So, The Wife has piles and piles of books throughout the house. I'll often catch a title here and there but to-date we've never read the same book - a 25-year tradition that Carly Simon's memoir, Boys in the Trees, might end. But that's for another day. A few days ago I was passing The Wife's nightstand when I caught a glance at a book. I walked a few paces and stopped: "Hmmmm. I've seen that book before." I walked backward three steps to take a second gander at the book, A Wild Swan. I'd never heard of it, nor of the author, someone called Michael Cunningham. So, where in the hell had I seen this book before?
Most of the rest of that day it was driving me nuts. Then I thought more about it - maybe it was the cover; is it a similar cover to something? Pretty plain looking cover as you can see in the above right. WAIT! The font! Holy hell: that's Hitler Font! As in Mein Kampf font. No, thought I: no publisher in his or her right mind would breathe life into a font that died over 70 years ago. Along with the Hitler Mustache, the Hitler Comb-Over and the Hitler Salute, the Hitler Font died with Germany's defeat in World War II in 1945. Yet, here it is again.
Now, this is in no way to even remotely suggest that Mr. Cunningham is a Nazi. I don't know the man and for all I know he had zero input into the cover design. Nonetheless, it's a pretty ballsy thing to publish a book cover in the same font as the cover of Mein Kampf. I mean, even Howard Stern decided not to call his first book Mein Kampf [he instead chose the more subtle Private Parts]. Even Howard realized that vestiges of Hitler's "brand" - while perhaps funny in the way that one uses laughter to comprehend and dismiss a horrible situation or person - was not ready for rehabilitation. I mean, it took Genghis Khan a good 600 years before he had his first knock-knock joke, in 1827: ["Knock-knock"; "Who's there?" "Khan". "Khan who?" "Genghis Khan, you idiot."....I didn't say it was a funny joke].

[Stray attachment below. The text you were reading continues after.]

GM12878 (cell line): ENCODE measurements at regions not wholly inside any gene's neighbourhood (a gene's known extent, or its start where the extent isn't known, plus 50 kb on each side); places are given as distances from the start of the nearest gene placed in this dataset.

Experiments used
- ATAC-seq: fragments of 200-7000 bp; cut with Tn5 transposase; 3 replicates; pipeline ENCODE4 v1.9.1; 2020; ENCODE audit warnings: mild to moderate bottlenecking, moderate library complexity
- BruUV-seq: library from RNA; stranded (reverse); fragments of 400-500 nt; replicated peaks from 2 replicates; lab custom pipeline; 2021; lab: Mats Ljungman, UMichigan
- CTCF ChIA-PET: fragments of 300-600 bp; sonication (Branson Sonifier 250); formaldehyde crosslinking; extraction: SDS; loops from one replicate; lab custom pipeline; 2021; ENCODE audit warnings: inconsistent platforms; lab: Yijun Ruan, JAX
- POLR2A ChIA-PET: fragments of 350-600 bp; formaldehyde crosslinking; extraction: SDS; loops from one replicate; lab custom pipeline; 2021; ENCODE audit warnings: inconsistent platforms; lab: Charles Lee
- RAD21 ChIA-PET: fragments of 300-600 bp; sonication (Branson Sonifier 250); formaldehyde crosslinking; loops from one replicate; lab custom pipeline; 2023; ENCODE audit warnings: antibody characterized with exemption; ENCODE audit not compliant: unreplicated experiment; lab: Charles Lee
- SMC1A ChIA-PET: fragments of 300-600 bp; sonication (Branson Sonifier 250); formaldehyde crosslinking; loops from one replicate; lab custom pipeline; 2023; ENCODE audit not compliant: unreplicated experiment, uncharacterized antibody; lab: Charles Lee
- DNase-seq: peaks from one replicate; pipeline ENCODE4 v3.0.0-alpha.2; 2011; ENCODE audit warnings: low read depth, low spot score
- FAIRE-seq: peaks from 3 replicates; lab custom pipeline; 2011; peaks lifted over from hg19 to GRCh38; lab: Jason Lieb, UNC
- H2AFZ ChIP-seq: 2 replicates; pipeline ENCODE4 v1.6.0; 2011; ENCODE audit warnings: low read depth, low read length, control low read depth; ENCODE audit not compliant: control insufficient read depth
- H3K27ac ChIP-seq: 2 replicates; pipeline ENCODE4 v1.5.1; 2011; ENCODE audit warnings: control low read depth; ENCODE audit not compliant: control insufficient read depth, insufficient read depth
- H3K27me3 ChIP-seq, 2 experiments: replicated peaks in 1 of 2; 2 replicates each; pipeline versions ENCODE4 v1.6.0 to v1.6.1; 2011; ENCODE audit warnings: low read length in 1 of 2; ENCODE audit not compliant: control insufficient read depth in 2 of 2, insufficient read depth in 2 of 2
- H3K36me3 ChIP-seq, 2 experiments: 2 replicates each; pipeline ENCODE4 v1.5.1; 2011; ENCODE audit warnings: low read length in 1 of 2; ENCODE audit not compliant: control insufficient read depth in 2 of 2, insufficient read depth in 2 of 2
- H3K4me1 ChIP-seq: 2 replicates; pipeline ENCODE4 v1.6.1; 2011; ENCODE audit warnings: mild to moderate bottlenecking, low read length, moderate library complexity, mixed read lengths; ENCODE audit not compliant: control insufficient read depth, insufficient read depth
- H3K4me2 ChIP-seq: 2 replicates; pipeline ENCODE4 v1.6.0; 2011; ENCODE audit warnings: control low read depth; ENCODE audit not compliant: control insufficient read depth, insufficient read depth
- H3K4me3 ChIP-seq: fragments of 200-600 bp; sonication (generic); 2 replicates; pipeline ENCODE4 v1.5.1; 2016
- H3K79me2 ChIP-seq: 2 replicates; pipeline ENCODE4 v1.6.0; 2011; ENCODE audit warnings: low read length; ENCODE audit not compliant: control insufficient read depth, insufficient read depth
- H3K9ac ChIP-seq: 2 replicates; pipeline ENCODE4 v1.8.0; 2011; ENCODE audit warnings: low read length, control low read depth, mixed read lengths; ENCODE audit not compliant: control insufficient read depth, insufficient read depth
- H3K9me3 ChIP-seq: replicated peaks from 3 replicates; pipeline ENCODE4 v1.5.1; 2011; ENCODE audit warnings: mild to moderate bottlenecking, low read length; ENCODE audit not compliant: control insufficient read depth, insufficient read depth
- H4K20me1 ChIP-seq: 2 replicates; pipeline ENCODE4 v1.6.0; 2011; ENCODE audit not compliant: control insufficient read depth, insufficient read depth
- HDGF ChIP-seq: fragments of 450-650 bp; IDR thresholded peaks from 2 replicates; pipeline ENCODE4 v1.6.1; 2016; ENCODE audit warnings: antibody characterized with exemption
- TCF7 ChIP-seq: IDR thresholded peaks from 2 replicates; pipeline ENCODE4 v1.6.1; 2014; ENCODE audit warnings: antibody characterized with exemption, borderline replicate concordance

I'd say that you won't see another Hitler Mustache in your lifetime. Perhaps some time around 2545 or so, some rebellious young Disney star [presumably male, but who knows] will sport it. There will be much uproar. Then an athlete will wear it. The next thing you know, Gillette will be selling razors designed specifically for trimming the Hitler Mustache. Now, the Hitler Come-Over has made a slight comeback. Without the aforementioned mustache, however, it can be hard to spot. Indeed, it may be that the two are inseparable and that the Hitler Comb-Over really is back but no one's noticed. Maybe that's what gave the publishers of A Wild Swan the idea to see if they could sneak in a return of the font.
The Hitler Salute, I'm afraid, has already made a comeback. You see it at sporting events - they don't call it the Hitler Salute, over course; but there's almost no difference between the Tomahawk Chop and Sieg Heil. That's not including the reappearance of the salute at various Republican presidential events this winter.
But the font? Who the hell saw that coming? You may argue that I'm being hyper-sensitive [that's been known to happen] and that the two fonts are different. Yet, having seen various different covers of Mein Kampf in my life, it took me less than three seconds of looking at A Wild Swan to subconsciously make the connection. Now, it's just a matter of time before Microsoft adds "Hitler" to its drop-down menu of font-types in Word. Then you'll see a sports team redesign its brand and - holy hell - there's the Hitler Font on the Pittsburgh Steelers new typeface! A stadium full of Terrible Towels - printed, naturally, in Hitler Font, - waving in violent, furious passion, shown on a Jumbo-Tron with "This is Steeler Country" in Hitler Font written on the marquee, and all of a sudden we've got a real problem.
Especially if I'm wrong and the Hitler Mustache makes a quicker comeback than I expect, and half the players are wearing it. Well, at least their helmets will cover up any Comb-Overs